In this study, the pore-filling technique enabled us to directly determine the local composition profiles in liquid thin films accompanying the reaction-induced phase separation (RIPS). Generally, the time evolutions of concentration distributions become complex in RIPS processing because the solvent drying, photo-induced polymerization reactions, and the phase separation proceed simultaneously in the photocuring liquid films. Although previous studies on RIPS have shown that monomer conversion26,27,28 and phase morphology29,30 depend on the photoirradiation and/or the solvent drying conditions, no quantitative data is currently available on the local composition profiles in photoreactive coatings. Herein, we provide the first evidence that nonuniform concentration distributions of the polymer develop under certain photoirradiation conditions. In the experimental section, a new pore-filling approach is presented. In the results section, we first report the concentration profiles before and after photocuring in thermodynamically stable, solvent-free binary systems. Next, we discuss the evolutions of concentration gradient in phase-separating systems in the presence of solvent. The results revealed that the polymer concentration distribution becomes uniform across the critical thickness of the film surface, whereas a concentration gradient develops near the bottom.

Experimental

We used polyester acrylate (M9050, Toagosei Mw = 1000 − 1500) as the photoreactive monomer and 1, 3 α-alkyl amino phenone (Irgacure 379 EG, BASF) as the photoinitiator. Methyl isobutyl ketone (MIBK, Wako) was chosen as the solvent, which is immiscible with the reactant of the polymerization reaction. The monomer-to-initiator mass ratio was fixed at 95:5 (w/w), and the initial solvent-to-nonvolatile mass ratio ranged between 0:10 and 6:4 (w/w).

The solution was dropped on a glass plate (Fig. 1a) and sandwiched between two glass plates to form 100-μm-thick solution films. UV-LED light of wavelength 365 ± 5 nm (8332A-AC8365, CCS) was irradiated on the top of the film to induce radical polymerization reactions (Fig. 1b). Our preliminary experiments for the initiator-free monomer solution showed that the UV-LED irradiation of 880 mJ/cm2 in intensity resulted in an increase in the sample temperature of less than 0.5 K, indicating that the heat conduction from the light source as well as the heat generation by light absorption were negligible. After a curing time of less than 10 s, we conducted confocal Raman spectroscopy (DXR2 Raman Microscope, Thermo Scientific) to determine local compositions across the thickness (Fig. 1c). In the presence of solvent, we conducted the following pretreatment of the sample. First, the film was peeled off from one side of the glass (Fig. 1d). Second, a certain amount of MIBK/M9050 binary solution of ratio 6:4 (w/w) was dropped onto the sample surface to replace the solvent in cured films. The solvent was removed for 10 min by heating the sample on a hot stage at 40°C (Fig. 1f). The amount of residual solvent after the solvent replacement procedure was less than 0.6 wt%. Finally, a new glass plate was carefully attached to the sample surface to ensure a film thickness of 100 ± 2 μm. The local compositions in the film after solvent replacement were measured by confocal Raman spectroscopy (Fig. 1g). The porous structures on the top and bottom surfaces of dried films were characterized by scanning electron microscopy (SEM, SU3500, Hitachi High Technologies).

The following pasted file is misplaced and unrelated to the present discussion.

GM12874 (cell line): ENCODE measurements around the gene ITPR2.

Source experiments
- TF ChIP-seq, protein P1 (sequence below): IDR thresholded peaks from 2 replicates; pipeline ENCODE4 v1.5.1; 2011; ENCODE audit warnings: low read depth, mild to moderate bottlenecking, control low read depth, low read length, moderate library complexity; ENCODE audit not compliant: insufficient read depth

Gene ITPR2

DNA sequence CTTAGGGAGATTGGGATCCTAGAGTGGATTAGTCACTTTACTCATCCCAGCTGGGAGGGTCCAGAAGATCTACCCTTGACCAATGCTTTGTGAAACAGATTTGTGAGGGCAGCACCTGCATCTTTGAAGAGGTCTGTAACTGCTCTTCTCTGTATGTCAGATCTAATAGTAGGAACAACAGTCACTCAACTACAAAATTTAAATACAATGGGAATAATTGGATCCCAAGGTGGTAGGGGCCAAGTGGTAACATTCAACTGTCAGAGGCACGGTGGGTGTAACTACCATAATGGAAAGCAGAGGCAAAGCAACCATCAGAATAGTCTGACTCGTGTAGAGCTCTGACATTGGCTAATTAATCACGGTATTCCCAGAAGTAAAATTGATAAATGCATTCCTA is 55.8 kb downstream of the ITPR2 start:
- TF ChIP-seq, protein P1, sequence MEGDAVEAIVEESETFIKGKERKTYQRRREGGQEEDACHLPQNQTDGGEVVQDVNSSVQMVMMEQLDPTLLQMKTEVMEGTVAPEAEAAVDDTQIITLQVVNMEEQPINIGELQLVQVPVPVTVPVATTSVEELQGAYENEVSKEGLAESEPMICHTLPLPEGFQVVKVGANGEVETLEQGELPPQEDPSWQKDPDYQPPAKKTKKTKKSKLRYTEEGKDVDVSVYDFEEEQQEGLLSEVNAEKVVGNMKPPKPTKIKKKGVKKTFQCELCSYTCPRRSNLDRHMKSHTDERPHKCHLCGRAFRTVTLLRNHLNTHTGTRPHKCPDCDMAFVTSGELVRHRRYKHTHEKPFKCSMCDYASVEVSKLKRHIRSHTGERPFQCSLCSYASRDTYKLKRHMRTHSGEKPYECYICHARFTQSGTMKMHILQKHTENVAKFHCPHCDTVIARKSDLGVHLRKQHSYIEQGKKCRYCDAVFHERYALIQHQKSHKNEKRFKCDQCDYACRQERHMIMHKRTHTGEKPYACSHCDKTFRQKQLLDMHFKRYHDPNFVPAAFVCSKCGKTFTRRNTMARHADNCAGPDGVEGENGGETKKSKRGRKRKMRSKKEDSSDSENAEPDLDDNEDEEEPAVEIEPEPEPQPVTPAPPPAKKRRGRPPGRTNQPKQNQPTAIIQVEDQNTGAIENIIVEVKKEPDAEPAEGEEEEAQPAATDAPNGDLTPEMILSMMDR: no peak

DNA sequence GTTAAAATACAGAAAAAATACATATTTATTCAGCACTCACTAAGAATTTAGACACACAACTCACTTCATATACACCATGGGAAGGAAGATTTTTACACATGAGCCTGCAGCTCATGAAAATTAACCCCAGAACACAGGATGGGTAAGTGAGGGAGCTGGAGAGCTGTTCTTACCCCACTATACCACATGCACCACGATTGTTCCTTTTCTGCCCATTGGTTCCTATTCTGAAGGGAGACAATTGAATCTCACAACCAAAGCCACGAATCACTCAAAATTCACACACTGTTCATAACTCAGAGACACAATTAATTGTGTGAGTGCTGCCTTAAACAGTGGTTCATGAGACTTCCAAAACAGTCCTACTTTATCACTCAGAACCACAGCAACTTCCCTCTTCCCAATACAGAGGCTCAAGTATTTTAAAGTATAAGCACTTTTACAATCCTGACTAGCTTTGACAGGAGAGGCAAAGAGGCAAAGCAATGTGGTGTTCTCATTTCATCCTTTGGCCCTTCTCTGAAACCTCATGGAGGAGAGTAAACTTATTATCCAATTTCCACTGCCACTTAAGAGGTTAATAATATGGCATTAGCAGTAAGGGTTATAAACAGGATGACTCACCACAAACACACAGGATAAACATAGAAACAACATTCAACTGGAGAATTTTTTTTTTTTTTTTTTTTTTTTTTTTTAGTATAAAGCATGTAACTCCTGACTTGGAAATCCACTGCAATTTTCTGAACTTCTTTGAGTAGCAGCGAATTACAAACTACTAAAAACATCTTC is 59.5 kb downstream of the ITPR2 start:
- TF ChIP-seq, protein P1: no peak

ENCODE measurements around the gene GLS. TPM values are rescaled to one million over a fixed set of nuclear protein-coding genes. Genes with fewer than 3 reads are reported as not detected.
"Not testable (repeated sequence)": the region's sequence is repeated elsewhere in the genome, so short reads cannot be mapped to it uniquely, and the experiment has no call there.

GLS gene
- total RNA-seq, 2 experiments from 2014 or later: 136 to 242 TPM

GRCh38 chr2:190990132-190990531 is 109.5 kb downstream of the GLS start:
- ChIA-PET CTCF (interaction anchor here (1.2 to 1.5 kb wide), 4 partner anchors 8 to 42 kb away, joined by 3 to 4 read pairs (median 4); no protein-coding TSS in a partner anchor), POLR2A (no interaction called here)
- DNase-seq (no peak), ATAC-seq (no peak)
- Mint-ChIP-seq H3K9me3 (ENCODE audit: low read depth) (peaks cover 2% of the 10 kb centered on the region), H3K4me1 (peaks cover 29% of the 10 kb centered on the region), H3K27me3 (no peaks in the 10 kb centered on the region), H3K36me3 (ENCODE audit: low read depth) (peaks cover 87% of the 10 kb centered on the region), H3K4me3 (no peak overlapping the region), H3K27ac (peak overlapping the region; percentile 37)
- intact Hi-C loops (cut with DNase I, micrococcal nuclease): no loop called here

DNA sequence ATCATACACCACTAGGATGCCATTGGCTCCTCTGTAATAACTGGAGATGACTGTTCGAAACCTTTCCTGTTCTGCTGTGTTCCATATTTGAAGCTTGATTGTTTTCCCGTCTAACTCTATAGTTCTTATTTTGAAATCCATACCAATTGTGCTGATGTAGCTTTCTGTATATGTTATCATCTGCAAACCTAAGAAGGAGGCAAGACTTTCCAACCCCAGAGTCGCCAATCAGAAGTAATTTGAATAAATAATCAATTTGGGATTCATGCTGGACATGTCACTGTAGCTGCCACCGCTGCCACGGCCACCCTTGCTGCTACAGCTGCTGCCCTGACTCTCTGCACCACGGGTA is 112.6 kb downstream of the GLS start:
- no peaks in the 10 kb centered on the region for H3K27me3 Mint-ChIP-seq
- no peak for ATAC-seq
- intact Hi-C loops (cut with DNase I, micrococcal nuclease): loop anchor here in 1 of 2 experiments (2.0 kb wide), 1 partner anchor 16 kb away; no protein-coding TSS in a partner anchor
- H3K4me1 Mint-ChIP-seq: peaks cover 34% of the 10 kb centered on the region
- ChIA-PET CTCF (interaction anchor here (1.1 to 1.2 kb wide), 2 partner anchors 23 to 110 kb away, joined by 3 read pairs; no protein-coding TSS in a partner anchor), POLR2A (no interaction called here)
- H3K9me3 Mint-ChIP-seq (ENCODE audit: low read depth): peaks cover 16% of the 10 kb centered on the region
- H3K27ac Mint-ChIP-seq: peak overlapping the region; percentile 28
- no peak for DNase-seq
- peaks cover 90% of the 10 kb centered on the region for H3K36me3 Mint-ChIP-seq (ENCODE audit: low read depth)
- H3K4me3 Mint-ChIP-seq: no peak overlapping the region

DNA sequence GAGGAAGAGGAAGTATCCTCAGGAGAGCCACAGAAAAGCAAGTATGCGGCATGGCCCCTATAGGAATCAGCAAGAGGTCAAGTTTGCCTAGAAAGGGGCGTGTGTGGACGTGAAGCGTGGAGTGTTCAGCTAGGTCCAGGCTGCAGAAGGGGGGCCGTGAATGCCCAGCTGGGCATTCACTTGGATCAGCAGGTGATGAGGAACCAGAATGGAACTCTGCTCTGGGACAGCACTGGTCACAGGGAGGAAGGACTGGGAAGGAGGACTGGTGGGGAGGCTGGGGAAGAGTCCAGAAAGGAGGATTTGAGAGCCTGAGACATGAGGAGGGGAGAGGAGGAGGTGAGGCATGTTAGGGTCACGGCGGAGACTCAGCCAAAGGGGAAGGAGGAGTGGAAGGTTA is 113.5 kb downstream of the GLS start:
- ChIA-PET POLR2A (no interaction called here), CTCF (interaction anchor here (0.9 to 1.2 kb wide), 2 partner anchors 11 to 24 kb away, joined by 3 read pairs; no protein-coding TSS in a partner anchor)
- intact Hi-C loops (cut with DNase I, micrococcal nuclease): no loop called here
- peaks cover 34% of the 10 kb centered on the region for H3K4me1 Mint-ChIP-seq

Fig. 1
figure1

Experimental procedures. (a) Solution was dropped on a glass, (b) UV light was irradiated on the top of the film, (c) confocal Raman spectroscopy, (d) film was peeled off from one side of the glass, (e) MIBK/M9050 solution was dropped onto the sample surface, (f) solvent was removed on a hot stage, (g) a new glass plate was attached to the sample

Confocal Raman spectroscopy was performed by irradiating the liquid sample with a 532-nm excitation laser beam with a spot diameter of 1 μm through an objective lens (numerical aperture: 0.75, magnification: 50×). The laser focus was scanned across the sample thickness, with a spatial resolution of 1.3 µm, using a mechanical stage with positioning accuracy of 0.2 µm. The measurement positions in the sample were determined based on the predetermined position of the surface of the mechanical stage, the thickness of the glass substrate, and the moving distance between the substrate surface and the focal position of the laser beam. The Raman signals, after passing through a Rayleigh-light-cut filter, were dispersed by a grating and detected by a charge-coupled-device (CCD). To identify the local composition from the Raman spectrum, we used the three distinct peaks at 600, 1600, and 1640 cm−1, associated with the C–C–C bonds in MIBK, the aromatic ring in Irg379, and C=C double bonds in M9050, respectively. These peaks are sharp, distinct, and of high intensity, enabling us to identify the amount of each component. Following the method reported by Schabel et al.,29,31 we built calibration curves for the intensity ratios of the Raman peaks at different mass ratios32 and used them to calculate the compositions of the three different components in the Raman spectra. To calculate the polymer concentration, we measured the reduction in peak height at 1640 cm−1 after UV irradiation. The detailed experimental procedures are given elsewhere.32